Accelerated Aging in Down’s Syndrome: The Concept of Hierarchical Homeostasis in Relation to Local and Global Failure

  • Roy L. Walford
  • Faramarz Naeim
  • Kathleen Y. Hall
  • C. F. Tam
  • Richard A. Gatti
  • Michael A. Medici


A number of diseases are known to manifest various features of accelerated aging, including progeria, Werner’s syndrome, most of the chromosomal instability syndromes (Gatti and Walford, 1981), various other maladies (Martin, 1978) and — reflecting our own particular interests — systemic lypus erythematosus (SLE) (Barnett et al., 1981) and Down’s syndrome (DS) (Walford et al., 1981). Table 1 lists a number of the non-immune hallmarks of aging as seen normally and in various diseases characterized in part by accelerated aging. DS demonstrates many features of accelerated aging: premature greying of hair, degenerative vascular disease, amyloidosis, hypogonadism, senile dementia of the Alzheimer’s type, immune dysfunction, possibly an increased susceptibility to diabetes, and decreased replicative capacity of fibroblasts, among others.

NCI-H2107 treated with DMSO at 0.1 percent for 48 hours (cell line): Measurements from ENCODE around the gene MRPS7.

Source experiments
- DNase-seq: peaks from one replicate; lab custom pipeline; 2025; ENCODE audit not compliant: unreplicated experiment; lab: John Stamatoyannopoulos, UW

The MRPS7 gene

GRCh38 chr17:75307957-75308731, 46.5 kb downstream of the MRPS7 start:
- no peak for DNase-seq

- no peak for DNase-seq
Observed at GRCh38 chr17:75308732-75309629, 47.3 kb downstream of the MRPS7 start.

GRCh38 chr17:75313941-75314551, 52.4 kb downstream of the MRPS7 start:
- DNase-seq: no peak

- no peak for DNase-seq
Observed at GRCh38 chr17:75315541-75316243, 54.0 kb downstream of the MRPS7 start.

Accelerate Aging Energy Charge Purine Nucleoside Phosphorylase Systemic Lupus Erythe Thymic Hormone 
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Copyright information

© Plenum Press, New York 1983

Authors and Affiliations

  • Roy L. Walford
    • 1
  • Faramarz Naeim
  • Kathleen Y. Hall
  • C. F. Tam
  • Richard A. Gatti
  • Michael A. Medici
  1. 1.The Department of Pathology, UCLA Medical School and Pediatric OncologyCedars-Saint HospitalLos AngelesUSA

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